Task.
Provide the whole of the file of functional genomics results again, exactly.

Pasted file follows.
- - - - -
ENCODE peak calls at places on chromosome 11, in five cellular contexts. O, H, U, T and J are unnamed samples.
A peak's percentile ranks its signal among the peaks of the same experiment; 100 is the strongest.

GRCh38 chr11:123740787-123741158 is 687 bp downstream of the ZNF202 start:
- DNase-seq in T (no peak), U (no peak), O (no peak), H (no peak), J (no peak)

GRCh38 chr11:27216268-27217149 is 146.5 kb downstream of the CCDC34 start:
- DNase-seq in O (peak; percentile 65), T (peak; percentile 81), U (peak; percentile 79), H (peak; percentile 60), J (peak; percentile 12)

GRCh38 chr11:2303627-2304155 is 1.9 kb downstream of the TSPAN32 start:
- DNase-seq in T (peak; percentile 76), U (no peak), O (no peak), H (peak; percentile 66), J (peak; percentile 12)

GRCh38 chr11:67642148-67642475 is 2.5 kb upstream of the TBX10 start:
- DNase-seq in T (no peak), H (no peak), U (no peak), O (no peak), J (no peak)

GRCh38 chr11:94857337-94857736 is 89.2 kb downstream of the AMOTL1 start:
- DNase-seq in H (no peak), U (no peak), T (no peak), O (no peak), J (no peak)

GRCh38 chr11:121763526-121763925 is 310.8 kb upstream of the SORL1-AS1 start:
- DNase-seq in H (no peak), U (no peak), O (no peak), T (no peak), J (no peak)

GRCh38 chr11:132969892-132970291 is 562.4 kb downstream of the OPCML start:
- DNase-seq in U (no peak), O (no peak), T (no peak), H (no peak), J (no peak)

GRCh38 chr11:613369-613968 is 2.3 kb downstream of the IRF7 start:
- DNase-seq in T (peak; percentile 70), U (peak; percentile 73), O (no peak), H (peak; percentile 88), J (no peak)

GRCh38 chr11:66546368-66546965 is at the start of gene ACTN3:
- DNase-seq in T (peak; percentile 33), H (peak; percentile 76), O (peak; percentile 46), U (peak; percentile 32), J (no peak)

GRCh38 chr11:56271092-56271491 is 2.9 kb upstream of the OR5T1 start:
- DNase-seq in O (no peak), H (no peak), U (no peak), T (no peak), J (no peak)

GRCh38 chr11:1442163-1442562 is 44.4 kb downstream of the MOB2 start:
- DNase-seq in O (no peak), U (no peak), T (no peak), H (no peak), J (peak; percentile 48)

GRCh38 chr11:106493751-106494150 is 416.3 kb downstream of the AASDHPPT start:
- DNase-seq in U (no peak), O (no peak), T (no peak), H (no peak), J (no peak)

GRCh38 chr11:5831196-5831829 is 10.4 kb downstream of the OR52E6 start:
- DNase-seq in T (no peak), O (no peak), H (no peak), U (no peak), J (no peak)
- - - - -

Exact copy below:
ENCODE peak calls at places on chromosome 11, in five cellular contexts. O, H, U, T and J are unnamed samples.
A peak's percentile ranks its signal among the peaks of the same experiment; 100 is the strongest.

GRCh38 chr11:123740787-123741158 is 687 bp downstream of the ZNF202 start:
- DNase-seq in T (no peak), U (no peak), O (no peak), H (no peak), J (no peak)

GRCh38 chr11:27216268-27217149 is 146.5 kb downstream of the CCDC34 start:
- DNase-seq in O (peak; percentile 65), T (peak; percentile 81), U (peak; percentile 79), H (peak; percentile 60), J (peak; percentile 12)

GRCh38 chr11:2303627-2304155 is 1.9 kb downstream of the TSPAN32 start:
- DNase-seq in T (peak; percentile 76), U (no peak), O (no peak), H (peak; percentile 66), J (peak; percentile 12)

GRCh38 chr11:67642148-67642475 is 2.5 kb upstream of the TBX10 start:
- DNase-seq in T (no peak), H (no peak), U (no peak), O (no peak), J (no peak)

GRCh38 chr11:94857337-94857736 is 89.2 kb downstream of the AMOTL1 start:
- DNase-seq in H (no peak), U (no peak), T (no peak), O (no peak), J (no peak)

GRCh38 chr11:121763526-121763925 is 310.8 kb upstream of the SORL1-AS1 start:
- DNase-seq in H (no peak), U (no peak), O (no peak), T (no peak), J (no peak)

GRCh38 chr11:132969892-132970291 is 562.4 kb downstream of the OPCML start:
- DNase-seq in U (no peak), O (no peak), T (no peak), H (no peak), J (no peak)

GRCh38 chr11:613369-613968 is 2.3 kb downstream of the IRF7 start:
- DNase-seq in T (peak; percentile 70), U (peak; percentile 73), O (no peak), H (peak; percentile 88), J (no peak)

GRCh38 chr11:66546368-66546965 is at the start of gene ACTN3:
- DNase-seq in T (peak; percentile 33), H (peak; percentile 76), O (peak; percentile 46), U (peak; percentile 32), J (no peak)

GRCh38 chr11:56271092-56271491 is 2.9 kb upstream of the OR5T1 start:
- DNase-seq in O (no peak), H (no peak), U (no peak), T (no peak), J (no peak)

GRCh38 chr11:1442163-1442562 is 44.4 kb downstream of the MOB2 start:
- DNase-seq in O (no peak), U (no peak), T (no peak), H (no peak), J (peak; percentile 48)

GRCh38 chr11:106493751-106494150 is 416.3 kb downstream of the AASDHPPT start:
- DNase-seq in U (no peak), O (no peak), T (no peak), H (no peak), J (no peak)

GRCh38 chr11:5831196-5831829 is 10.4 kb downstream of the OR52E6 start:
- DNase-seq in T (no peak), O (no peak), H (no peak), U (no peak), J (no peak)